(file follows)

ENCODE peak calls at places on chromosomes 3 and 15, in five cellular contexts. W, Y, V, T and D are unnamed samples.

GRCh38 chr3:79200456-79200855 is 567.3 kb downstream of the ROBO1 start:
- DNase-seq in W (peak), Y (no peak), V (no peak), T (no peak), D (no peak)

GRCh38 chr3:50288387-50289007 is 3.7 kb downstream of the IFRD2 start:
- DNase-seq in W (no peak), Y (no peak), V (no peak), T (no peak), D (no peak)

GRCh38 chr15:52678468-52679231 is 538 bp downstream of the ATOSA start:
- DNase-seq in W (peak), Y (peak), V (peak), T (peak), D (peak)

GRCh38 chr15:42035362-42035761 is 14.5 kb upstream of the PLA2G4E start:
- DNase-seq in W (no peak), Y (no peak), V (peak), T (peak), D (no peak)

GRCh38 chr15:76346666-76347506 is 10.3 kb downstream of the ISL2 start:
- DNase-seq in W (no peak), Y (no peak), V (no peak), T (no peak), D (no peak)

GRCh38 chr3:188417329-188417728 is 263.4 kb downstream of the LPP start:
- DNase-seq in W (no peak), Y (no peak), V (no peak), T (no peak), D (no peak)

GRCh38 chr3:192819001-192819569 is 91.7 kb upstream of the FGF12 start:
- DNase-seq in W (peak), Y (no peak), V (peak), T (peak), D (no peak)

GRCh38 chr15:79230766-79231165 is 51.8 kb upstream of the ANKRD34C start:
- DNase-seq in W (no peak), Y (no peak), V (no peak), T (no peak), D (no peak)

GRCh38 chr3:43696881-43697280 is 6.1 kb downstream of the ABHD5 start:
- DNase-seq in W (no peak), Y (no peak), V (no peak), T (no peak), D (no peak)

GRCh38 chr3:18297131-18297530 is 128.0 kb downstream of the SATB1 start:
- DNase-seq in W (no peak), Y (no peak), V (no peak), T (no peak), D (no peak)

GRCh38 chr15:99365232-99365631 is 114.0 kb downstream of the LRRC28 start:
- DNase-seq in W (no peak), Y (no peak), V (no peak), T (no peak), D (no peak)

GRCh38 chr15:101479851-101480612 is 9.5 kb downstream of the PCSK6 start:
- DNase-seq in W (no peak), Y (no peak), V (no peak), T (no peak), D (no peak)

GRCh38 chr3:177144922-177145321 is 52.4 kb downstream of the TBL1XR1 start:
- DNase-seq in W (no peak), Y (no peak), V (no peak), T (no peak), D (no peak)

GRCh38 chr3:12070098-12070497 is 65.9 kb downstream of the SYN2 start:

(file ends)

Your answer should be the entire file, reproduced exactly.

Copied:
ENCODE peak calls at places on chromosomes 3 and 15, in five cellular contexts. W, Y, V, T and D are unnamed samples.

GRCh38 chr3:79200456-79200855 is 567.3 kb downstream of the ROBO1 start:
- DNase-seq in W (peak), Y (no peak), V (no peak), T (no peak), D (no peak)

GRCh38 chr3:50288387-50289007 is 3.7 kb downstream of the IFRD2 start:
- DNase-seq in W (no peak), Y (no peak), V (no peak), T (no peak), D (no peak)

GRCh38 chr15:52678468-52679231 is 538 bp downstream of the ATOSA start:
- DNase-seq in W (peak), Y (peak), V (peak), T (peak), D (peak)

GRCh38 chr15:42035362-42035761 is 14.5 kb upstream of the PLA2G4E start:
- DNase-seq in W (no peak), Y (no peak), V (peak), T (peak), D (no peak)

GRCh38 chr15:76346666-76347506 is 10.3 kb downstream of the ISL2 start:
- DNase-seq in W (no peak), Y (no peak), V (no peak), T (no peak), D (no peak)

GRCh38 chr3:188417329-188417728 is 263.4 kb downstream of the LPP start:
- DNase-seq in W (no peak), Y (no peak), V (no peak), T (no peak), D (no peak)

GRCh38 chr3:192819001-192819569 is 91.7 kb upstream of the FGF12 start:
- DNase-seq in W (peak), Y (no peak), V (peak), T (peak), D (no peak)

GRCh38 chr15:79230766-79231165 is 51.8 kb upstream of the ANKRD34C start:
- DNase-seq in W (no peak), Y (no peak), V (no peak), T (no peak), D (no peak)

GRCh38 chr3:43696881-43697280 is 6.1 kb downstream of the ABHD5 start:
- DNase-seq in W (no peak), Y (no peak), V (no peak), T (no peak), D (no peak)

GRCh38 chr3:18297131-18297530 is 128.0 kb downstream of the SATB1 start:
- DNase-seq in W (no peak), Y (no peak), V (no peak), T (no peak), D (no peak)

GRCh38 chr15:99365232-99365631 is 114.0 kb downstream of the LRRC28 start:
- DNase-seq in W (no peak), Y (no peak), V (no peak), T (no peak), D (no peak)

GRCh38 chr15:101479851-101480612 is 9.5 kb downstream of the PCSK6 start:
- DNase-seq in W (no peak), Y (no peak), V (no peak), T (no peak), D (no peak)

GRCh38 chr3:177144922-177145321 is 52.4 kb downstream of the TBL1XR1 start:
- DNase-seq in W (no peak), Y (no peak), V (no peak), T (no peak), D (no peak)

GRCh38 chr3:12070098-12070497 is 65.9 kb downstream of the SYN2 start: